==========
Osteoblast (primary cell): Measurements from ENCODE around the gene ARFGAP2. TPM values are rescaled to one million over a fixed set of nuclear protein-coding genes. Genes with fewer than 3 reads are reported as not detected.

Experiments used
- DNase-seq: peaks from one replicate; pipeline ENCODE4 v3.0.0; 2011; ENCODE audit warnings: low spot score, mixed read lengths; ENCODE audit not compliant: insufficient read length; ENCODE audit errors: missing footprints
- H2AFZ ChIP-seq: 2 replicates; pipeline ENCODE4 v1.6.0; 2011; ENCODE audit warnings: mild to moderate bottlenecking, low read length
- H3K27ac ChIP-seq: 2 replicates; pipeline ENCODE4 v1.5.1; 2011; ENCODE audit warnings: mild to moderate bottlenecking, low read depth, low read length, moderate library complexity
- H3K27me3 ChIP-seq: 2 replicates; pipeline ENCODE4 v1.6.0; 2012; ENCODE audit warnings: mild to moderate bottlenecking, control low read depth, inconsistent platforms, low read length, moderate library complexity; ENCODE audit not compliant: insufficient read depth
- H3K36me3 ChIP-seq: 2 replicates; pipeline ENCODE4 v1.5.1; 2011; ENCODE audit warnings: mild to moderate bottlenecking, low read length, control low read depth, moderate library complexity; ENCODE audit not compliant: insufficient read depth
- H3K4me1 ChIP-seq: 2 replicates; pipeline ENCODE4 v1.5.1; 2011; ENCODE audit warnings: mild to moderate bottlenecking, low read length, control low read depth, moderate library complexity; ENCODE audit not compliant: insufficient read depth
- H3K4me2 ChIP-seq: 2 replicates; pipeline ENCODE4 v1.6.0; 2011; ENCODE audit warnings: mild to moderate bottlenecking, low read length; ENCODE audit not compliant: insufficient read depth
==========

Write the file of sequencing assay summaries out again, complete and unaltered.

Osteoblast (primary cell): Measurements from ENCODE around the gene ARFGAP2. TPM values are rescaled to one million over a fixed set of nuclear protein-coding genes. Genes with fewer than 3 reads are reported as not detected.

Experiments used
- DNase-seq: peaks from one replicate; pipeline ENCODE4 v3.0.0; 2011; ENCODE audit warnings: low spot score, mixed read lengths; ENCODE audit not compliant: insufficient read length; ENCODE audit errors: missing footprints
- H2AFZ ChIP-seq: 2 replicates; pipeline ENCODE4 v1.6.0; 2011; ENCODE audit warnings: mild to moderate bottlenecking, low read length
- H3K27ac ChIP-seq: 2 replicates; pipeline ENCODE4 v1.5.1; 2011; ENCODE audit warnings: mild to moderate bottlenecking, low read depth, low read length, moderate library complexity
- H3K27me3 ChIP-seq: 2 replicates; pipeline ENCODE4 v1.6.0; 2012; ENCODE audit warnings: mild to moderate bottlenecking, control low read depth, inconsistent platforms, low read length, moderate library complexity; ENCODE audit not compliant: insufficient read depth
- H3K36me3 ChIP-seq: 2 replicates; pipeline ENCODE4 v1.5.1; 2011; ENCODE audit warnings: mild to moderate bottlenecking, low read length, control low read depth, moderate library complexity; ENCODE audit not compliant: insufficient read depth
- H3K4me1 ChIP-seq: 2 replicates; pipeline ENCODE4 v1.5.1; 2011; ENCODE audit warnings: mild to moderate bottlenecking, low read length, control low read depth, moderate library complexity; ENCODE audit not compliant: insufficient read depth
- H3K4me2 ChIP-seq: 2 replicates; pipeline ENCODE4 v1.6.0; 2011; ENCODE audit warnings: mild to moderate bottlenecking, low read length; ENCODE audit not compliant: insufficient read depth